It’s how she views her athletic and medical careers, vowing to accomplish as much as she can and lay the groundwork for future generations to eclipse what she’s done. Paving the way is even more important for her because, growing up, she at times encountered barriers and felt the sting of disappointment from being overlooked.

After winning a national scholastic indoor throwing championship as a junior in high school, she recalls looking forward to the school announcements the next day. She picked out a great outfit, excited for classmates to hear the news. But it was buried in the announcements behind more popular sports, treated as an afterthought.

That moment, and others, taught her to recognize her own achievements and celebrate her physical strength and power.

“We have to embrace what we’re given,” she said.

Watt said she’ll always consider herself an athlete, though now it’s morphed more into coaching, including in medicine.


Stacey Watt, then Stacey Schroeder is seen in a 1992 photo when she was a senior at Grand Island High School and the nation’s top-ranked high school discus thrower.

Her time in the university world is spent building curriculum, giving lectures and coming up with educational opportunities for students. For the UB medical residents and fellows, she wants them to “have a second-to-none experience” in Western New York, emerging “stronger, faster, better than the other kids” coming out of programs elsewhere.

Her medical research, meanwhile, focuses on heat-related illnesses and injuries in athletes, work that has led her to consult with the U.S. Olympic & Paralympic Committee. When an athlete gets overheated, Watt explains, they undergo some reactions that are similar to an allergic reaction to anesthesia.

“It’s amazing how the world works, when two of the things you’re known for actually end up lining up in something that you can help with,” she said.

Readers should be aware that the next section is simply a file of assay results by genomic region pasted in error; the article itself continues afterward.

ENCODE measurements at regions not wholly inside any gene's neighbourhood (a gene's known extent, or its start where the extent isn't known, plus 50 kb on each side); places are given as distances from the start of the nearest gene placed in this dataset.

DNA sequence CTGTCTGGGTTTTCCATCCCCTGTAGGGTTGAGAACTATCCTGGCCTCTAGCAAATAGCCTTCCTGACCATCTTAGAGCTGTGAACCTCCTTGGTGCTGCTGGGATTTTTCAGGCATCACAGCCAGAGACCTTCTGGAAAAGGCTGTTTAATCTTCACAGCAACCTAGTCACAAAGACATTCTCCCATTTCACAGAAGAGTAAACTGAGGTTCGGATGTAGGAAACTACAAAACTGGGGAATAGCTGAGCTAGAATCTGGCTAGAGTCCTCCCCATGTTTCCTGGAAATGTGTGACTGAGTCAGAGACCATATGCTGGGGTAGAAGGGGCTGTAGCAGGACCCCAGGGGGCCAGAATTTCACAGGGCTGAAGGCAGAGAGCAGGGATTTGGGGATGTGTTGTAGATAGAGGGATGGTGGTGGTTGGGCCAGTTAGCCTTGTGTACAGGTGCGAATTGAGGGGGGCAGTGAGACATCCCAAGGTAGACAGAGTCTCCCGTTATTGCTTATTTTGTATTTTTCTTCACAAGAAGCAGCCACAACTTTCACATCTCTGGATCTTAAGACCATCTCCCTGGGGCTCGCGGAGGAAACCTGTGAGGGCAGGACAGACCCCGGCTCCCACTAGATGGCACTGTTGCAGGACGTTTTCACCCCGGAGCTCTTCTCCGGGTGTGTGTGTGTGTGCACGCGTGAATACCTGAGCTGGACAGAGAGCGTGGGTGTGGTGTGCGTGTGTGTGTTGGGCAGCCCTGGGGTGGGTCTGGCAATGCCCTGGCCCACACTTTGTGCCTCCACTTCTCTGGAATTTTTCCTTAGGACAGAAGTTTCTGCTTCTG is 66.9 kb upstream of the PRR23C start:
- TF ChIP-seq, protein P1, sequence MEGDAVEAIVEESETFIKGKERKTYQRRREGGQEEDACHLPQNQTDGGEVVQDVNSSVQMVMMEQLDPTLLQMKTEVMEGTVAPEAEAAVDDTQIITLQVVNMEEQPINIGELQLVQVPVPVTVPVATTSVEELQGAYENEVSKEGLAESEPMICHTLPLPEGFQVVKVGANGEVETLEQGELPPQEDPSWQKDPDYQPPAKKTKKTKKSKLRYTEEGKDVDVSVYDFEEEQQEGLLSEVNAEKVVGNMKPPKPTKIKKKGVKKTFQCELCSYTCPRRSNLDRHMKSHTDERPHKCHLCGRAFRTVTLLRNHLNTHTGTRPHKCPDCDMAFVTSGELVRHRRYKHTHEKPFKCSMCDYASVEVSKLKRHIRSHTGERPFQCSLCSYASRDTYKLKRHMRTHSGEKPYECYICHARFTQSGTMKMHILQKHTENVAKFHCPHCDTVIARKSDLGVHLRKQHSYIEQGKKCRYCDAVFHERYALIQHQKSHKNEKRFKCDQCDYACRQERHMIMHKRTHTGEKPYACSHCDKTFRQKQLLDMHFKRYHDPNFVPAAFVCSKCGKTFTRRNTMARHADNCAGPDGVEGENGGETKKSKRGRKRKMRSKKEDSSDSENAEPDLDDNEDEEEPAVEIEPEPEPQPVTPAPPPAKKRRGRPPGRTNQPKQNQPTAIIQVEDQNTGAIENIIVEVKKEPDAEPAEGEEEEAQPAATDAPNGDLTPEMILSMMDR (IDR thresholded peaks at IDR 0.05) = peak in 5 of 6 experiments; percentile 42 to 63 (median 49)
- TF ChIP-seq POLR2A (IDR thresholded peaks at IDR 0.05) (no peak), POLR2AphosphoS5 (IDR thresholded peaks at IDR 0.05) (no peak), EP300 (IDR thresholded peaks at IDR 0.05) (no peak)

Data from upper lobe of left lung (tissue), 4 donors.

‘A lasting change’

When asked to recall a memorable anecdote about Watt, Dr. Nancy Nielsen flashes back to an event the UB medical school hosted within the last year about developing women leaders in health care.

Watt was one of the speakers, and she “basically roused the crowd to a frenzy,” Nielsen recalled.

“She was just amazing,” Nielsen said. “It basically was her life story but also really encouraging women to step forward, be their best self. But what she did was she just roused the crowd in a way that I’d never seen. I didn’t anticipate that, and it was a really remarkable moment.”

Nielsen, who in 1989 became the first female physician president of the Erie County Medical Society, calls Watt a “strong, fearless leader,” someone who is “just really in the right place for the Medical Society and for the medical school right now.”

As her term as president of the Erie County Medical Society nears, Watt said she wants to continue to shine a spotlight on an organization that dates to Sept. 1, 1821, but also focus on developing the next generation of physician leaders. For instance, she helped this year to bring summer interns to the Medical Society.

“My hope is that we’ll have some stronger advocates coming out, some stronger leaders in the future,” she said. “So hopefully my imprint on the Society won’t be felt immediately, perhaps, but in the years to come, the ripple effect will have made a lasting change.”

And once Watt’s one-year term is over, the Medical Society’s next president will be Dr. Iris Danziger – who will become the eighth female physician president.Jon Harris can be reached at 716-849-3482 or Follow him on Twitter at @ByJonHarris.

Jon Harris can be reached at

716-849-3482 or Follow

him on Twitter at @ByJonHarris.